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May 1, 2014

Week in Review

By Martha Nimmer

Silver's Sterling Problem

Following last week's revelations of racist comments by Los Angeles Clippers' owner, Donald Sterling, National Basketball Association (NBA) Commissioner Adam Silver has decided to ban Sterling from the NBA for life. As part of the ban, the Clippers' owner "may not attend any NBA games or practices, be present at any Clippers office or facility, or participate in any business or player personnel decisions involving the team. He will also be barred from attending NBA Board of Governors meetings and participating in any other league activity." In addition, Sterling must pay a $2.5 million fine to the league. That money will be donated to organizations, chosen by the NBA and Players' Association, that support anti-discrimination efforts. The $2.5 million figure is the maximum amount allowed under the NBA Constitution.

In yesterday's announcement, Silver also stated that he will "urge the league's Board of Governors to exercise its authority to force a sale of the team." The commissioner said that he expected the owners to support his efforts to remove Sterling as the owner of the team. Many NBA teams and owners have come out in support of the ban and Sterling's removal from team ownership. Magic Johnson, who was the subject of some of Sterling's racist remarks, tweeted his approval of the NBA's decision: "Commissioner Silver showed great leadership in banning LA Clippers owner Donald Sterling for life."

The NBA's decision to ban Sterling for life came after a three-day investigation into comments that he made to his former mistress, V. Stiviano. During the leaked recording, Sterling tells Stiviano, among other racist remarks, that he does not want her to "bring black people" to Clippers games. Following the release of the tape, more than 10 corporate team sponsors, including Adidas, Kia and Red Bull, ended or suspended sponsorship deals with the team. Doc Rivers, the Clippers coach, also announced that if Sterling remained team owner, Rivers would not return to coach the team for the 2014-15 season.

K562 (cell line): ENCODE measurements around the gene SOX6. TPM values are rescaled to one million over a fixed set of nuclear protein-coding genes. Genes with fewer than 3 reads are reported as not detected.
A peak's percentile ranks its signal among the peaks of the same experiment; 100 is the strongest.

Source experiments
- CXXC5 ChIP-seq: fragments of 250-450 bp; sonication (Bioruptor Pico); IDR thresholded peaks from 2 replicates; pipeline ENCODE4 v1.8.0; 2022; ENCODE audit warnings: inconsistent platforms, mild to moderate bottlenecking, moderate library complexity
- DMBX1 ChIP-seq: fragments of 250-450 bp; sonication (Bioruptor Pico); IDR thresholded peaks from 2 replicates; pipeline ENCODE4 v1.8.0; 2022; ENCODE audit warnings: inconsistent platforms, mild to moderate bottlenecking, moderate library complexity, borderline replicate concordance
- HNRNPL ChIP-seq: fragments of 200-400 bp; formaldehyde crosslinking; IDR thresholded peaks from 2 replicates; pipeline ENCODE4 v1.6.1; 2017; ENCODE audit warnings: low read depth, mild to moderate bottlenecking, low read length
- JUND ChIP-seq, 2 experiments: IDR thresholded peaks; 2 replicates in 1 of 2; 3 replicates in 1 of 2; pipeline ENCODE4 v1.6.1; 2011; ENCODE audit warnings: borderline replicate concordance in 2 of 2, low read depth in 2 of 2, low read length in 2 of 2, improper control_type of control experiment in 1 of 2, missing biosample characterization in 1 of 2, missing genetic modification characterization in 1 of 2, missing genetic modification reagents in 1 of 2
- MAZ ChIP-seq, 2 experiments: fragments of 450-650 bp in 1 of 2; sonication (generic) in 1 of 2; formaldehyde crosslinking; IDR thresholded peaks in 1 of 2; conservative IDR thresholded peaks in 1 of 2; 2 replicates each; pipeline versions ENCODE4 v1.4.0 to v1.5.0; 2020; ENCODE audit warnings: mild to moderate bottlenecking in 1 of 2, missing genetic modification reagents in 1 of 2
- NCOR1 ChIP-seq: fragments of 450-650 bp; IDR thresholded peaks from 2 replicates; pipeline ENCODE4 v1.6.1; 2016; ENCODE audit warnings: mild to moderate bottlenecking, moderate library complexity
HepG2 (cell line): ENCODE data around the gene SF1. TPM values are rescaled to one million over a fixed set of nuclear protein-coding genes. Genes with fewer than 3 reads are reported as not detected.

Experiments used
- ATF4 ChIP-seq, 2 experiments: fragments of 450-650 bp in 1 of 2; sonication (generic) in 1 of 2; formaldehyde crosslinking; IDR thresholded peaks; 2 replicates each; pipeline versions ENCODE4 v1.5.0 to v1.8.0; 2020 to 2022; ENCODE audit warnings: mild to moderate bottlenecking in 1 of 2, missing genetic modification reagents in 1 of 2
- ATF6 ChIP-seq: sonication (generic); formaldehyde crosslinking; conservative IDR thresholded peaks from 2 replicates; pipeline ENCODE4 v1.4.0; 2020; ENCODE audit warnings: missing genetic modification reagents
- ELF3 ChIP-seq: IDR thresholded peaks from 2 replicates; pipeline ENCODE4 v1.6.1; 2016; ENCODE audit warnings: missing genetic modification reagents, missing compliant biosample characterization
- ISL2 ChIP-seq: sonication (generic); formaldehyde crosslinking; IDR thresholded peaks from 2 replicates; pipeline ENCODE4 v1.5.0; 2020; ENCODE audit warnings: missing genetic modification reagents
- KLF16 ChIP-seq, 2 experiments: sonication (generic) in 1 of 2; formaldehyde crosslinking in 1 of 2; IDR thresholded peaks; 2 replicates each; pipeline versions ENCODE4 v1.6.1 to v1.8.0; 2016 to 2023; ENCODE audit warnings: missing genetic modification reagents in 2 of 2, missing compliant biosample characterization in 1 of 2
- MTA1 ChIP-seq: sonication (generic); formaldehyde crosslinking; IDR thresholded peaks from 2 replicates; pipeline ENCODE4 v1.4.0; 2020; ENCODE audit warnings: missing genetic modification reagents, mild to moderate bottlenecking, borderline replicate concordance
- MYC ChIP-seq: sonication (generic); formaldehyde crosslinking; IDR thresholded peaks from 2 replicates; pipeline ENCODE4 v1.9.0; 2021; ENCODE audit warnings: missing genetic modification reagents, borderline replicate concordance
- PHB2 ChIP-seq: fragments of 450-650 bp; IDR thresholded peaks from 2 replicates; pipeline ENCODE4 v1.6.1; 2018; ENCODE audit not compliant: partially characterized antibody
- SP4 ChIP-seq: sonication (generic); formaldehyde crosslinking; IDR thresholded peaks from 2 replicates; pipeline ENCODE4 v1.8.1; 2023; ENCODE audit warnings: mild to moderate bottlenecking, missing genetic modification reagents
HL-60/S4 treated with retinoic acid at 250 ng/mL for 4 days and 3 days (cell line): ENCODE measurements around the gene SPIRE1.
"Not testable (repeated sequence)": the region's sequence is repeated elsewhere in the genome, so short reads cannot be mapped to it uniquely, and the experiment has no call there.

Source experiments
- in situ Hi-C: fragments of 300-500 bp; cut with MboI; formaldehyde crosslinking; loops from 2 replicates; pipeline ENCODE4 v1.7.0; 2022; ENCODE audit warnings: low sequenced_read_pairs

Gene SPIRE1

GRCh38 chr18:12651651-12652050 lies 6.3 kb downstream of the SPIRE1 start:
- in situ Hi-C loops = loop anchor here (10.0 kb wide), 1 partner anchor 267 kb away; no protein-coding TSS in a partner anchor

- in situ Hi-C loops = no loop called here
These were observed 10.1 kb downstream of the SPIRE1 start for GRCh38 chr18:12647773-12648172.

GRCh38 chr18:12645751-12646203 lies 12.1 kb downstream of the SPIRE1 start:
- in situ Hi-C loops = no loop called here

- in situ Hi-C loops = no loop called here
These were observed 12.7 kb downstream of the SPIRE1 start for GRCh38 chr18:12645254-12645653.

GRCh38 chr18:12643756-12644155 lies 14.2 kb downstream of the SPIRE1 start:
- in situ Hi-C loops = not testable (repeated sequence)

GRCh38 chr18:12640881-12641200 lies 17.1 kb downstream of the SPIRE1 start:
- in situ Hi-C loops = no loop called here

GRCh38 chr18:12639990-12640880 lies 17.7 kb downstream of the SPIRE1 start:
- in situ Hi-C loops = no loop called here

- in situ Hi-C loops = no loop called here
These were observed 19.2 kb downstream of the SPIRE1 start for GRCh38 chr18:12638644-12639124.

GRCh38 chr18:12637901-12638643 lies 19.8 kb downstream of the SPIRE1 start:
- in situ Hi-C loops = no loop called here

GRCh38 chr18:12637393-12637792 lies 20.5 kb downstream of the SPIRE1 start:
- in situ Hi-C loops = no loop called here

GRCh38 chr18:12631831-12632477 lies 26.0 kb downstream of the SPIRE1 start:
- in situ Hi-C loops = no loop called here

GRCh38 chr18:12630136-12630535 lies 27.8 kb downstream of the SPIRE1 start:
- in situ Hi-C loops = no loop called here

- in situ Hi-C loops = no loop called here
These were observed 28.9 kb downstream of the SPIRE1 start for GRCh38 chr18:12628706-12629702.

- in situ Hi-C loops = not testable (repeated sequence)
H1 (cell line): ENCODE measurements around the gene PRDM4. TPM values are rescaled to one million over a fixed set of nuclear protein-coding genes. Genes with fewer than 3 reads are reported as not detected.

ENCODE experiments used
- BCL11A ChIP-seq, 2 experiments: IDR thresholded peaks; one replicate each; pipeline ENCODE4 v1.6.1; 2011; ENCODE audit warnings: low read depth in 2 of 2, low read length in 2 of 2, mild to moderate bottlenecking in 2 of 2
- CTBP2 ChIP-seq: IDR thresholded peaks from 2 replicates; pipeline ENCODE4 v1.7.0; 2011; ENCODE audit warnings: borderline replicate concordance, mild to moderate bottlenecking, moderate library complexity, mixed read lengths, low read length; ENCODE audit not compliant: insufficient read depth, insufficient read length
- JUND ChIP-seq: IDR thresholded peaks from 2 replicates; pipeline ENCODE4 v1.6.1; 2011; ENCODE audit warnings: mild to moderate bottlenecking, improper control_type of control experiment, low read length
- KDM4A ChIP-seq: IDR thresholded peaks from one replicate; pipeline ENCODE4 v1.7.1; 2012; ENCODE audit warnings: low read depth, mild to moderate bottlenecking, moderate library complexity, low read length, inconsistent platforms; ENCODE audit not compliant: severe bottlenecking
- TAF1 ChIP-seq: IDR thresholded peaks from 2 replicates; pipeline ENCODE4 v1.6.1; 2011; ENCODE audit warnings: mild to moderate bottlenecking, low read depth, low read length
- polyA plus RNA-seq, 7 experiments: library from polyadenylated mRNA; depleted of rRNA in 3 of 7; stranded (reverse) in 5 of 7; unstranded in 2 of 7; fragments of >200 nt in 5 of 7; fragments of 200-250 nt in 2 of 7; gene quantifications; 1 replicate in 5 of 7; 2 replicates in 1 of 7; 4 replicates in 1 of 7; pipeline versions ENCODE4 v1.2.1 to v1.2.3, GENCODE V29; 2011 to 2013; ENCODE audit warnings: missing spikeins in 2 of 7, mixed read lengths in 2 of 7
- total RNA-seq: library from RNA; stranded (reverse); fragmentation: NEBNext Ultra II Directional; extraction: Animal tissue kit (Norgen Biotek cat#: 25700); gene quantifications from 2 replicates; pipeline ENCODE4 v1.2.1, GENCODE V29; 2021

Give Me an S, Give Me a P, Give Me an O, Given Me an R...

In an effort to improve cheerleader safety, New York state education officials have voted to recognize competitive cheerleading an as interscholastic sport. According to CBS New York, "the state Board of Regents voted unanimously in favor of the measure a day after it was approved by one of its committees." The Board of Regents came out in strong support of the classification, saying that it will ensure that schools abide by a common set of standards focused on limiting the length of seasons or the number of required practice days. Currently, there are no such state-mandated rules.

The state of New York has been trying to decide since 2009 whether to recognize cheerleading as an interscholastic sport. Critics of the move say that students' practice time will be reduced if state authorities get involved: "[s]ince it's not a sport, we can practice as much as we want," said Mount Sinai cheerleader Amanda Rose, adding that her team practices together about 10 months out of the year. According to state officials, 34 states and the District of Columbia classify the activity as a sport.

The increased fear surrounding juvenile head injuries may account partially for the move to categorize cheerleading as an interscholastic sport, a classification that would bring with it new safety and training standards. The American Academy of Pediatrics, testifying before the Board of Regents, said that although the overall injury rate in the sport is low, "cheerleading injuries are increasing in number and severity nationwide, account[ing] for two-thirds of all catastrophic injuries among high school female athletes." The New York State Public High School Athletic Association has already drafted proposed rules and regulations aimed at curbing the rise in injuries to cheerleaders. These rules and regulations will take effect beginning in the 2014-15 season.


Battle for Bukowski